Christopher Smith on Social Security
Republican Representative (NJ-4)
OFFICIAL CONGRESSIONAL SUMMARY:
SPONSOR'S INTRODUCTORY STATEMENT: One of the things I have consistently heard from folks back home is the very simple idea that the first part of saving Social Security is making sure that Social Security taxes stay with Social Security. That is what this bill does because it takes the Social Security surplus, whatever that happens to be, and simply rebates it back to the people paying Social Security taxes, not to go out and fix up the car or buy a refrigerator with it, but instead to go into their own personal Social Security savings account that would be held by a fiduciary like the local bank.
The individual could not get their hands on the money until they turn 65, but they would get a monthly statement and for the first time, because of the private property rights that come with an account like that, for the first time have a firewall created between political forces in D.C. and their Social Security surplus.
LEGISLATIVE OUTCOME: Referred to the House Committee on Ways and Means; never called for a House vote.
OFFICIAL CONGRESSIONAL SUMMARY: To ensure the integrity of the Social Security trust funds by requiring the Managing Trustee to invest the annual surplus of such trust funds in marketable interest-bearing U.S. obligations, and certificates of deposit in institutions insured by the FDIC, and to protect such trust funds from the public debt limit.
SPONSOR'S INTRODUCTORY REMARKS: Rep. PAUL: The Social Security Preservation Act is a rather simple bill which states that all monies raised by the Social Security trust fund will be spent in payments to beneficiaries, with excess receipts invested in interest-bearing certificates of deposit. This will help keep Social Security trust fund monies from being diverted to other programs, as well as allow the fund to grow by providing for investment in interest-bearing instruments.
The Social Security Preservation Act ensures that the government will keep its promises to America's seniors that taxes collected for Social Security will be used for Social Security. When the government taxes Americans to fund Social Security, it promises the American people that the money will be there for them when they retire. Congress has a moral obligation to keep that promise.
The return of massive federal deficits, and the accompanying pressure for massive new raids on the trust fund, make it more important than ever that Congress protect the trust fund from big spending, pork-barrel politics. I call upon all my colleagues, regardless of which proposal for long-term Social Security reform they support, to stand up for America's seniors by cosponsoring the Social Security Preservation Act.
LEGISLATIVE OUTCOME:Referred to House Subcommittee on Social Security; never came to a vote.
The mission of the Alliance for Retired Americans is to ensure social and economic justice and full civil rights for all citizens so that they may enjoy lives of dignity, personal and family fulfillment and security. The Alliance believes that all older and retired persons have a responsibility to strive to create a society that incorporates these goals and rights and that retirement provides them with opportunities to pursue new and expanded activities with their unions, civic organizations and their communities.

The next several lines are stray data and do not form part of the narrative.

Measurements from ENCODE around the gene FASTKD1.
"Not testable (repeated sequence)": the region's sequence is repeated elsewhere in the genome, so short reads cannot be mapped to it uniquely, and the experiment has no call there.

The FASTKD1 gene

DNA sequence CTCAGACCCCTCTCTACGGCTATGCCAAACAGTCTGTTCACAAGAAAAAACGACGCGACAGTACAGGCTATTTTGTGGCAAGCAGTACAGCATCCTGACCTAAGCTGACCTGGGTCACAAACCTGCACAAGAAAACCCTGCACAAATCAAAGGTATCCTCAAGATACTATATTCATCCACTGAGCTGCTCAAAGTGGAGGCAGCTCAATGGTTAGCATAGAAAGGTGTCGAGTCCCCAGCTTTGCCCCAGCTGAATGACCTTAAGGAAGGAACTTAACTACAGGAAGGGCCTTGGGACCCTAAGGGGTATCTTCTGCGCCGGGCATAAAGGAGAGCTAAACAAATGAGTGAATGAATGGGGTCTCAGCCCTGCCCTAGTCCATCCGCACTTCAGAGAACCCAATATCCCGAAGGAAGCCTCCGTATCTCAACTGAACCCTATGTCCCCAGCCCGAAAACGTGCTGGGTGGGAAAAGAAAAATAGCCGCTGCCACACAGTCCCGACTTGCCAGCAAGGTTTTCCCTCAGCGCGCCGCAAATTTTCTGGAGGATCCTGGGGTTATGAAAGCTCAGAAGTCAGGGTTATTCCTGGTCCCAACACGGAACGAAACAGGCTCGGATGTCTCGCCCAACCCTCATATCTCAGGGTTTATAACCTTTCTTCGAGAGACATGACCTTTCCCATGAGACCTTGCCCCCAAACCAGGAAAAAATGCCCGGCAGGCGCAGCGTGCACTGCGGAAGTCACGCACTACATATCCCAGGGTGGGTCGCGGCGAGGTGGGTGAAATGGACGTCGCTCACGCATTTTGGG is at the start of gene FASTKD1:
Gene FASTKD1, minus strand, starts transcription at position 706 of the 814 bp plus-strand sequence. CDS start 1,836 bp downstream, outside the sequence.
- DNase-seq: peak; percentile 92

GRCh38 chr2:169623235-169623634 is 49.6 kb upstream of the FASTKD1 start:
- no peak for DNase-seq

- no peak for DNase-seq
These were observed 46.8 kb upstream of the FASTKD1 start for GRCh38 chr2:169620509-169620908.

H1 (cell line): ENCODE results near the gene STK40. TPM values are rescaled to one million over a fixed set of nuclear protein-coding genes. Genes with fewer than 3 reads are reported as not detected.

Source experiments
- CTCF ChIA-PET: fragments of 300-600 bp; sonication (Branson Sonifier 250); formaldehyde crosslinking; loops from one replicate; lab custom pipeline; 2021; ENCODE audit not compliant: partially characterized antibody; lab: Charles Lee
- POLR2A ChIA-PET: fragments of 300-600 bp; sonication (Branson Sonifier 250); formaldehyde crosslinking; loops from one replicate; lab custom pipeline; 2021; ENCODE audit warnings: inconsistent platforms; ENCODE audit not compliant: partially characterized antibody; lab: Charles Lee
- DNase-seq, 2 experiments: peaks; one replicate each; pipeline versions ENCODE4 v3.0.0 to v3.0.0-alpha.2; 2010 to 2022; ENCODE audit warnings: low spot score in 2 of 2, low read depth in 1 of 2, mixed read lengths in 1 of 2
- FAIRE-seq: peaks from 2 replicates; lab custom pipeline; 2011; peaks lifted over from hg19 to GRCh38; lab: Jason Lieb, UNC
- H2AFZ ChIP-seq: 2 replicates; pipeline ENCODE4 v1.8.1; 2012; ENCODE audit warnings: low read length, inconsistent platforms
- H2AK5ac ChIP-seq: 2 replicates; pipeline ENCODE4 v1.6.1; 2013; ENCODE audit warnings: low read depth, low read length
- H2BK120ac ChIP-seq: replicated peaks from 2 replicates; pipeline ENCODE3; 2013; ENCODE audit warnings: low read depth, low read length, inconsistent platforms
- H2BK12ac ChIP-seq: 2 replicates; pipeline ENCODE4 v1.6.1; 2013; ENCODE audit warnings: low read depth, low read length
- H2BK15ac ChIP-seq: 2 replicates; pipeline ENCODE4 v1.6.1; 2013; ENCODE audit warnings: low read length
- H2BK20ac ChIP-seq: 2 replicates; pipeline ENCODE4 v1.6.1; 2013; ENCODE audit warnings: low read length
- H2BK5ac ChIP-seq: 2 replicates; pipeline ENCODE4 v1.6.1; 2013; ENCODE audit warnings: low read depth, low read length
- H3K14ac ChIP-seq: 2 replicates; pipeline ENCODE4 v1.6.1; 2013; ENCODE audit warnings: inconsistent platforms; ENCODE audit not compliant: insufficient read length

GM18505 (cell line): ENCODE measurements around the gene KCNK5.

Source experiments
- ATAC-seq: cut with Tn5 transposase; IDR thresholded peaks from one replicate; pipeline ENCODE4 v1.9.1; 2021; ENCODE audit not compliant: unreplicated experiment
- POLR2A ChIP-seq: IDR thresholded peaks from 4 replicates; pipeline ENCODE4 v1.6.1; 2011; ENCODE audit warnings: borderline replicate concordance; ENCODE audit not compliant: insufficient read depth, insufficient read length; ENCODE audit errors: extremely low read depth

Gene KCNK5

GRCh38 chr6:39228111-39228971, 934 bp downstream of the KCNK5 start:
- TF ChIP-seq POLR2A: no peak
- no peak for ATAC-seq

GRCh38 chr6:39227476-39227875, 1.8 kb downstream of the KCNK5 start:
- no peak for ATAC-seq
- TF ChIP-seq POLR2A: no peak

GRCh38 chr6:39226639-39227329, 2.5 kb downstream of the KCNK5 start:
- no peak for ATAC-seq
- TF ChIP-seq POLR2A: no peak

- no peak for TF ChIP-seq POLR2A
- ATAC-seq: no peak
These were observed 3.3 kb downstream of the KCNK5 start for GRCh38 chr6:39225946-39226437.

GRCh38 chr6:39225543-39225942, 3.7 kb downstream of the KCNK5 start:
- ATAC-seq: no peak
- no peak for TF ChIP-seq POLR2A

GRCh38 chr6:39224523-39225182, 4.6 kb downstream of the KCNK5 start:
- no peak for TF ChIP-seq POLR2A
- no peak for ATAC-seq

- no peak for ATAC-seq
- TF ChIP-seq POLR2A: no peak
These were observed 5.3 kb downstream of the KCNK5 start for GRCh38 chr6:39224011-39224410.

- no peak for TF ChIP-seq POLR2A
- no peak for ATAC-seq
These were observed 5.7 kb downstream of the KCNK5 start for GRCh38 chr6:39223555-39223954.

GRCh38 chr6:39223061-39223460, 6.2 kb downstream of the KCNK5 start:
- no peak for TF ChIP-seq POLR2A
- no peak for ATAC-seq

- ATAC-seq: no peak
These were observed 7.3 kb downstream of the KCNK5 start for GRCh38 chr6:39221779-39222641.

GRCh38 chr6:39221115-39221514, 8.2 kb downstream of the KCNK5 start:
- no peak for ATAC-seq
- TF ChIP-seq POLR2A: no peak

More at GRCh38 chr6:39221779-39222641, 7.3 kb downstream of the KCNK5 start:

The following ratings are based on the votes the organization considered most important; the numbers reflect the percentage of time the representative voted the organization's preferred position.
[As part of the Contract with America, within 100 days we pledge to bring to the House Floor the following bill]:
The Senior Citizens Fairness Act:
Raise the Social Security earnings limit, which currently forces seniors out of the workforce; repeal the 1993 tax hikes on Social Security; and provide tax incentives for private long-term care insurance to let older Americans keep more of what they have earned over the years.
|2012 Governor, House and Senate candidates on Social Security:||Christopher Smith on other issues:|
Left 113th Congress, 2013-2014:
AL-1: Jo Bonner(R,resigned)
IL-2: Jesse L. Jackson(D,convicted)
LA-5: Rodney Alexander(R,resigned)
MA-5: Ed Markey(D,elected)
MO-8: Jo Ann Emerson(R,resigned)
NJ-1: Rob Andrews(D,investigated)
SC-1: Tim Scott(R,appointed)
Newly-elected special elections 2013-2014:
AL-1: Bradley Byrne(R)
FL-19: Pending Nov.4
IL-2: Robin Kelly(D)
LA-5: Vance McAllister(R)
MA-5: Katherine Clark(D)
MO-8: Jason Smith(R)
NC-12: Pending Jul.15
NJ-1: Pending Nov.4
SC-1: Mark Sanford(R)
Won primary 2014:
TX-4: John Ratcliffe(R)
VA-7: Dave Brat(R)
Retiring to run for Senate in 2014:
AR-4: Tom Cotton(R)
CO-4: Cory Gardner(R)
GA-1: Jack Kingston(R)
HI-1: Colleen Hanabusa(D)
IA-1: Bruce Braley(D)
LA-6: Bill Cassidy(R)
MT-0: Steve Daines(R)
OK-5: James Lankford(R)
WV-2: Shelley Moore Capito(R)
Former Reps running for House in 2014:
AL-5: Parker Griffith(R)
CA-3: Doug Ose(R)
MS-4: Gene Taylor(D)
MT-0: Denny Rehberg(R)
NH-1: Frank Guinta(R)
OH-7: John Boccieri(D)
Lost primary 2014:
TX-4: Ralph Hall(R)
VA-7: Eric Cantor(R)
Retiring to run for State Office in 2014:
AR-2: Tim Griffin(R)
ME-2: Mike Michaud(D)
VI-0: Donna Christensen(D)
Retiring effective Jan. 2015:
AL-6: Spencer Bachus(R)
AZ-7: Ed Pastor(D)
IA-3: Tom Latham(R)
MI-4: Dave Camp(R)
MI-6: Tom Petri(R)
MN-6: Michele Bachmann(R)
NC-6: Howard Coble(R)
NC-7: Mike McIntyre(D)
NJ-3: Jon Runyan(R)
NY-4: Carolyn McCarthy(D)
PA-6: Jim Gerlach(R)
UT-4: Jim Matheson(D)
VA-8: James Moran(D)
WA-4: Doc Hastings(R)
Rayburn HOB 2373, Washington, DC 20515